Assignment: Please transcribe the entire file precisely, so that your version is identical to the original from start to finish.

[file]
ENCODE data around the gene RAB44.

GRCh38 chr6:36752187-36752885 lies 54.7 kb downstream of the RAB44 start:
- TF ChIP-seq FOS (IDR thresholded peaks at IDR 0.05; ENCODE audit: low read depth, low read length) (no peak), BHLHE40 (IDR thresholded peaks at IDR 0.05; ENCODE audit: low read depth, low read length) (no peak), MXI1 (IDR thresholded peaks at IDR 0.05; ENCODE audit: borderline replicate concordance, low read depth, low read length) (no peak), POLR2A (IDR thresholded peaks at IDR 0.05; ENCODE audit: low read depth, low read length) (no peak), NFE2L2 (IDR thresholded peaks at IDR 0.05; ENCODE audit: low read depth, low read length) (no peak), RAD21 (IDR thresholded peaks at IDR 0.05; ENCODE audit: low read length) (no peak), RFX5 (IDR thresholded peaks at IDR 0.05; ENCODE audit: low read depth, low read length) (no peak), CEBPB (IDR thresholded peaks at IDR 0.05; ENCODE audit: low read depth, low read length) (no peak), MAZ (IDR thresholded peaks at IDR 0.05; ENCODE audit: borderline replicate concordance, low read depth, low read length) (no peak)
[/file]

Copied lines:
ENCODE data around the gene RAB44.

GRCh38 chr6:36752187-36752885 lies 54.7 kb downstream of the RAB44 start:
- TF ChIP-seq FOS (IDR thresholded peaks at IDR 0.05; ENCODE audit: low read depth, low read length) (no peak), BHLHE40 (IDR thresholded peaks at IDR 0.05; ENCODE audit: low read depth, low read length) (no peak), MXI1 (IDR thresholded peaks at IDR 0.05; ENCODE audit: borderline replicate concordance, low read depth, low read length) (no peak), POLR2A (IDR thresholded peaks at IDR 0.05; ENCODE audit: low read depth, low read length) (no peak), NFE2L2 (IDR thresholded peaks at IDR 0.05; ENCODE audit: low read depth, low read length) (no peak), RAD21 (IDR thresholded peaks at IDR 0.05; ENCODE audit: low read length) (no peak), RFX5 (IDR thresholded peaks at IDR 0.05; ENCODE audit: low read depth, low read length) (no peak), CEBPB (IDR thresholded peaks at IDR 0.05; ENCODE audit: low read depth, low read length) (no peak), MAZ (IDR thresholded peaks at IDR 0.05; ENCODE audit: borderline replicate concordance, low read depth, low read length) (no peak)